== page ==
Derel MonteithQuantity of LifeSelf-Released

Request Digital Assets



Quantity of Life: in trio with Andy Crawford (bass), Jason Brannon (drums)

Connemara: a fully improvised solo piano offering, poetic in spirit

Available October 18th, 2019


Derel Monteith, piano

Andy Crawford, bass

Jason Brannon, drums

Drawing on harmonic and rhythmic currents from a wide range of modern jazz but with a melodic sense all his own, pianist and composer Derel Monteith documents his strikingly mature artistic conception on two vibrant new releases: the trio date Quantity of Life and the captivating solo piano recital Connemara.

A North Carolina native now based in Peoria, Illinois, Monteith has gained considerable wisdom through his work with Nnenna Freelon, Vanessa Rubin, Frank Foster and many more, not to mention his composition studies with Grammy-winning bandleader Maria Schneider. On Quantity of Life and Connemara he shows a far-sighted musical imagination and a refined instinct for groove and texture, whether communing with his trio mates Andy Crawford and Jason Brannon or relying entirely on himself in a fully improvised solo piano setting.

“I’ve played in piano trios for decades,” Monteith says, “but with this one I’ve taken a much more intentional approach to developing repertoire and rapport with three specific players. I’d played with Andy and Jason on the local and regional scene here in central Illinois, where there’s a surprisingly vigorous little jazz community: a number of schools and places to play, organizations that present concerts. Andy teaches at Knox College in Galesburg, Illinois, and Jason is a Berklee graduate who returned home here after his years in Boston.”

Striking a delicate yet assertive balance on Monteith’s original material, the trio takes flight on Quantity of Life, deftly dealing with earthy groove, elegant waltz feels, balladic lyricism and swinging straightahead jazz. Monteith tends toward singable, accessible melodies, even as he incorporates advanced harmonic and rhythmic ideas absorbed from giants of the modern piano lineage, including Herbie Hancock, McCoy Tyner, Keith Jarrett and Chick Corea. From the churning beat of the opening “Trash Talk” (inspired by the sound of hill country blues) to the funky tempo transitions of “Downtown Creep” to the overt gospel tinge of the closing “Taste & See,” Monteith and the trio employ a rainbow of shades and colors, employing technique in the service of plainspoken and often poignant songs (“Innocence,” “Spirit & Solidarity,” “In My Humble Opinion”).

Of the album title Quantity of Life, Monteith cites the recent loss of his father, sounding reflective but ultimately hopeful and resolute: “It’s obviously a play on ‘quality of life.’ It struck me while my dad was declining that at some point it’s the quantity that matters. I also look at ‘quantity of life’ as how much energy we put into what we’re choosing to do, the ‘quantity’ of life that we bring to our days.”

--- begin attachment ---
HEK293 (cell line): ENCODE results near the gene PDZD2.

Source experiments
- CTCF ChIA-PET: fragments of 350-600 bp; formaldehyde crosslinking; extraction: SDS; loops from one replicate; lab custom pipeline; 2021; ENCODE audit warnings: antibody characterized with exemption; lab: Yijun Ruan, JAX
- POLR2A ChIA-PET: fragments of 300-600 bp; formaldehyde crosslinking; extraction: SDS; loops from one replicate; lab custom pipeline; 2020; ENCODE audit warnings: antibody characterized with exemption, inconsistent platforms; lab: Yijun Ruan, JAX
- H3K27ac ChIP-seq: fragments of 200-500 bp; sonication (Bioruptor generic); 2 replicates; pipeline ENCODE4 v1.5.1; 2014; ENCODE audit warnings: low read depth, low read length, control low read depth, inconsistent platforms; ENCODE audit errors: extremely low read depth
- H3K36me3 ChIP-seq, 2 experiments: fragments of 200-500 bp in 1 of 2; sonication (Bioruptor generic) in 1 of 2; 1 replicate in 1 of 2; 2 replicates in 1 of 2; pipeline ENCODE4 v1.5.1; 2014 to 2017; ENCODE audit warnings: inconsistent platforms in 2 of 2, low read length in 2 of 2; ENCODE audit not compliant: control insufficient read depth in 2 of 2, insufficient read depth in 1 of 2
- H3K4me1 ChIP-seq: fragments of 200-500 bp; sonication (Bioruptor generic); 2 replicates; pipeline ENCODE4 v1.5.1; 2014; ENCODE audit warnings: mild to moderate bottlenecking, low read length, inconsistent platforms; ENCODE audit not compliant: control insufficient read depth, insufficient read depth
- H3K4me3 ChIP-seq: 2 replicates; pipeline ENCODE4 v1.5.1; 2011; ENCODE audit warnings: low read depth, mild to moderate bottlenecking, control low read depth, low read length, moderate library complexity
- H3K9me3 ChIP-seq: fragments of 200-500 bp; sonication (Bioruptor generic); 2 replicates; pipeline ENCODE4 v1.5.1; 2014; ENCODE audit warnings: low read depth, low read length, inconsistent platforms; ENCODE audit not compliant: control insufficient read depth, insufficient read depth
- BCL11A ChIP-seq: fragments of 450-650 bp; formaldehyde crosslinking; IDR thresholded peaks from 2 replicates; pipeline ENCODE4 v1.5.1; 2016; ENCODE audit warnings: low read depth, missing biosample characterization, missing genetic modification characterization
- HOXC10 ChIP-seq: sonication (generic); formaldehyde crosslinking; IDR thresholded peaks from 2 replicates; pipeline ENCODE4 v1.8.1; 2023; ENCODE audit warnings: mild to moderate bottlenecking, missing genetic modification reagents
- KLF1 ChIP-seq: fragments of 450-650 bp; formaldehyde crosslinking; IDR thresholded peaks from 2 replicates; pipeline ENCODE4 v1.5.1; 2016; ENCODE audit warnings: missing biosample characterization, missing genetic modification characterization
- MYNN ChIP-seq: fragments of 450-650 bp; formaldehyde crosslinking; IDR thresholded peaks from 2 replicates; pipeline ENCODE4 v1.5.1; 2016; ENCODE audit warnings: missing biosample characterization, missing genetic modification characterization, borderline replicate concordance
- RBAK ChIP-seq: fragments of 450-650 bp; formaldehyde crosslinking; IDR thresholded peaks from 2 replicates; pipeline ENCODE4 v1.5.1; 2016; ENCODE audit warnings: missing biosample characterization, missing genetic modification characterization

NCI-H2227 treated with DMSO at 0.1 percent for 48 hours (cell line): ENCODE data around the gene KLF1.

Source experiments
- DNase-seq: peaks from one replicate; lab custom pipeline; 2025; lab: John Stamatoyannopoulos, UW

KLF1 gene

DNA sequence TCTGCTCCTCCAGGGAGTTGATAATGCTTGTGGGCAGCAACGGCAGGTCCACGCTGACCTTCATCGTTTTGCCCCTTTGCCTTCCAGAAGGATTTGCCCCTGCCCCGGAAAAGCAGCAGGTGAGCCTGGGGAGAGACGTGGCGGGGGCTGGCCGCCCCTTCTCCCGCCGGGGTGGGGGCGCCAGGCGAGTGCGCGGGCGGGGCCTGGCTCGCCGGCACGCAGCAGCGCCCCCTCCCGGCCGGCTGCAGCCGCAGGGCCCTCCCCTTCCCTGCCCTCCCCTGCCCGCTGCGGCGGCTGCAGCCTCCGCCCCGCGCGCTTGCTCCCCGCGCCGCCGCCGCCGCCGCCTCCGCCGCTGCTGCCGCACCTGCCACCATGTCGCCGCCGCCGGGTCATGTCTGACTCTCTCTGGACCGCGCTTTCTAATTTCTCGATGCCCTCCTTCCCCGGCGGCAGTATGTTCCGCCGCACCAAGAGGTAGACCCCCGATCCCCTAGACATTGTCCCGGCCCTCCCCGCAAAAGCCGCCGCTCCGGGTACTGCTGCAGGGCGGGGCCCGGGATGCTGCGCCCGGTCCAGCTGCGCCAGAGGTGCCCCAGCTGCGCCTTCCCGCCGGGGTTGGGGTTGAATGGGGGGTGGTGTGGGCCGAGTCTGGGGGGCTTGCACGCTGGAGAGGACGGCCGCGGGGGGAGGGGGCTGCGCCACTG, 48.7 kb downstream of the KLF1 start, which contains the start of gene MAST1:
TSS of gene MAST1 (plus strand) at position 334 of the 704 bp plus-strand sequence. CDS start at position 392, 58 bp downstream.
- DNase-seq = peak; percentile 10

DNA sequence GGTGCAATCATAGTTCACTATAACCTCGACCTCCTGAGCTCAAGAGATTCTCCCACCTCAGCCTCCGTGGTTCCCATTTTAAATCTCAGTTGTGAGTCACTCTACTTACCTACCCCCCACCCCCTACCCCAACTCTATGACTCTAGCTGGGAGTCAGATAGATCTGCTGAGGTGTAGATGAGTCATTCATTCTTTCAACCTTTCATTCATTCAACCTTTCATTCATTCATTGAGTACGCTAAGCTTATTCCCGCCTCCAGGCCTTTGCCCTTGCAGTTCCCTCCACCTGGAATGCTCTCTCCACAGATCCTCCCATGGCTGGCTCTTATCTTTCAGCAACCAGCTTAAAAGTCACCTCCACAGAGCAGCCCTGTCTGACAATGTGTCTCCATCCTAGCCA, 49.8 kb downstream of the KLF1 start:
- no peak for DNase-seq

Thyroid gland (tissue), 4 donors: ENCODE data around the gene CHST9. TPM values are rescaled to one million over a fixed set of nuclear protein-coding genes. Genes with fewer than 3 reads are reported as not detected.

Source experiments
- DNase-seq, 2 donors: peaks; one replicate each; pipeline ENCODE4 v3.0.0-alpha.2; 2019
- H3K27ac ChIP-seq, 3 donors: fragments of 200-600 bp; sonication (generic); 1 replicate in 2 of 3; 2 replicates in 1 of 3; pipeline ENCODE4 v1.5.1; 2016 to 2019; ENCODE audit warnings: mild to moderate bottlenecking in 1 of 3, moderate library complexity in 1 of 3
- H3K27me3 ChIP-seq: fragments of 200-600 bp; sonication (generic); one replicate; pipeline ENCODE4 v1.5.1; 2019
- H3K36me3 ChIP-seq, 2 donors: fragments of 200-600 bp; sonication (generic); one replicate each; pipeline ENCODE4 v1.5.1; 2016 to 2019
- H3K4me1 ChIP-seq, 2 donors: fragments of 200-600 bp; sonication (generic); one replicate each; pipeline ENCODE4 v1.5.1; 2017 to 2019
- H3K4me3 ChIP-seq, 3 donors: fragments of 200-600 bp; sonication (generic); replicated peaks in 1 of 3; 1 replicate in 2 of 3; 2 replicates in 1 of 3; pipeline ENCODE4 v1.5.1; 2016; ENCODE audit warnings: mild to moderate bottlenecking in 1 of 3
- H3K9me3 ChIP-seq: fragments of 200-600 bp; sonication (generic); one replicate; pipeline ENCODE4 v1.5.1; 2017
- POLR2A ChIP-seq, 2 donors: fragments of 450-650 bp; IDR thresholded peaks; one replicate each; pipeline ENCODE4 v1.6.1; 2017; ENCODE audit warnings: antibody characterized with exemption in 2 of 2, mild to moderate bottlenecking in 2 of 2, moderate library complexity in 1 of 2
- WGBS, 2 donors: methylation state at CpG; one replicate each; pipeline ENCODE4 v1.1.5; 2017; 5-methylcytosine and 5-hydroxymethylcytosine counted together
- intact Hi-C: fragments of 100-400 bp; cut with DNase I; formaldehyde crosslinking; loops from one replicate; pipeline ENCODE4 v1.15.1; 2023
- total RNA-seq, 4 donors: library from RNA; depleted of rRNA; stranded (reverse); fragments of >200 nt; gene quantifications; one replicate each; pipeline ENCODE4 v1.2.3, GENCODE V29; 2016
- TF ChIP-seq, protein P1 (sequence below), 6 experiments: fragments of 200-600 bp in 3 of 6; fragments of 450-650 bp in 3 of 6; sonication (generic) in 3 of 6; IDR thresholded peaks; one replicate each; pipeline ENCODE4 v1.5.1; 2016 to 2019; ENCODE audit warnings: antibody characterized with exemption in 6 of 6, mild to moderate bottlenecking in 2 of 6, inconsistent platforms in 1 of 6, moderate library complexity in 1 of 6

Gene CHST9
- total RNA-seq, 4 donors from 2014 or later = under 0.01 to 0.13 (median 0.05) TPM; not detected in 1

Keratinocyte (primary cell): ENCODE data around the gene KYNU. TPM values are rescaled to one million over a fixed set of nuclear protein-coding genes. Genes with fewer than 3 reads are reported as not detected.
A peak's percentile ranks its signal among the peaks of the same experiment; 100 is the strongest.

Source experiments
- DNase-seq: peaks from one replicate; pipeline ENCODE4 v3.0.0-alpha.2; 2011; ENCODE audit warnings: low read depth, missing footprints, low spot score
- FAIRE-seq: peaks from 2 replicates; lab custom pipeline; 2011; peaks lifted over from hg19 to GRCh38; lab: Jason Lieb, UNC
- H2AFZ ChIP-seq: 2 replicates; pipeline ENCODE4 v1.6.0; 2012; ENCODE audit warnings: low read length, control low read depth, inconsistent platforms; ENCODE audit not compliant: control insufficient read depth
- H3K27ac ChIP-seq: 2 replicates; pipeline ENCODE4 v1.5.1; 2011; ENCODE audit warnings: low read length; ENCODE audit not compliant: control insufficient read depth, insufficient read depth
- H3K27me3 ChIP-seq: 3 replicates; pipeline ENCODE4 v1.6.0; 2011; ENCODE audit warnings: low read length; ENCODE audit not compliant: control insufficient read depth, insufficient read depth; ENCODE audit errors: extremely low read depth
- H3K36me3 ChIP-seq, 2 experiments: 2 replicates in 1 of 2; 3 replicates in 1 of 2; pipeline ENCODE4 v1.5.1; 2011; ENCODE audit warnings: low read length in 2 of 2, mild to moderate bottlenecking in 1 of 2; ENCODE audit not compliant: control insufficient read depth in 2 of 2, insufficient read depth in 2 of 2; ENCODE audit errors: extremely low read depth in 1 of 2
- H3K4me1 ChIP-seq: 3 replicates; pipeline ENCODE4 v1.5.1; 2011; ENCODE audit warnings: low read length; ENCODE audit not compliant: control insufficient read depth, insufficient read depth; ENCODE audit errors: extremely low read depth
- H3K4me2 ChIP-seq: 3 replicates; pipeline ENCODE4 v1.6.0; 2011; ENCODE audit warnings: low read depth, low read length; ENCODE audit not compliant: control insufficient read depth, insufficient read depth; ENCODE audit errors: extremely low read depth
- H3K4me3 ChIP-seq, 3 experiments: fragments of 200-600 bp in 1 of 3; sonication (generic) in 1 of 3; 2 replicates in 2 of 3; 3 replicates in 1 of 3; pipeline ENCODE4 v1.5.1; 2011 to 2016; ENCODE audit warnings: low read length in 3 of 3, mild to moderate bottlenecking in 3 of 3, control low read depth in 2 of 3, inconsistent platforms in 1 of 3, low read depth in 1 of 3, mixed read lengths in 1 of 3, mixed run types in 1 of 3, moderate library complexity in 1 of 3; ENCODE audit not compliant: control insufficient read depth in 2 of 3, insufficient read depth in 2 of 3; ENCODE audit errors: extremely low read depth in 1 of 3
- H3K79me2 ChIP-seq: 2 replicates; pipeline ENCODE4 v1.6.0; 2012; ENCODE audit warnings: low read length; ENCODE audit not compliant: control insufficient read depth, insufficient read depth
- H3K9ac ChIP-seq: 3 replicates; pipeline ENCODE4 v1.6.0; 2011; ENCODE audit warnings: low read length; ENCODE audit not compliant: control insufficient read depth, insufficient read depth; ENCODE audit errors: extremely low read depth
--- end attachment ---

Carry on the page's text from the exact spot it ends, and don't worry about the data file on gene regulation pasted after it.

While testing microphone positions at the piano for Quantity of Life, Monteith found himself addressing his other main vehicle of expression, solo piano. Before long he had generated an album’s worth of material, all freely improvised in the moment. The resulting Connemara is titled for the region of that name in the Republic of Ireland (the cover art features the sumptuous green marble distinctive to the area). Each richly contrasting piece proceeds from a textural or motivic device that ultimately holds the music together. “There are modern classical influences, folk or Americana influences, but very little straightahead,” Monteith notes. “I start from nothing,” he adds, “but I might have a chord shape in my head, for instance. I work with whatever comes out and develop it from there.”

Opening with the abstract rubato meditation “Dovecote” and the oceanic, expansive title track, Monteith moves into a more abrupt and staccato articulation on “Rise & Repeat” before venturing the wide looping arpeggios and floating, rippling rhythms of “Rainbow Symphony Revisited.” In closing, he conjures the beautiful, somewhat mournful “Where Old Men Gather,” which could be a reference to the afterlife, but also paints a more literal picture of those local American haunts where “groups of old men gather in various stages of dozing,” Monteith says, “telling bad jokes with pastries and cups of coffee.”

Beginning as a competing classical pianist and avid rock music fan during his childhood in Charlotte, North Carolina, Monteith became immersed in improvised music after discovering Keith Jarrett, Miles Davis and Kenny Kirkland. He graduated from the University of Miami with a double major in jazz studies and audio engineering, and began to write, perform and record his own music, expanding his influences all along the way. In addition to Maria Schneider he has studied with Jim McNeely, Frank Kimbrough and others, and has racked up credits with the likes of Greg Ward, Jim Snidero and the Artie Shaw Orchestra. He also holds a law degree from the University of North Carolina at Chapel Hill and currently balances his musical activities with a career as an intellectual property attorney for a large company.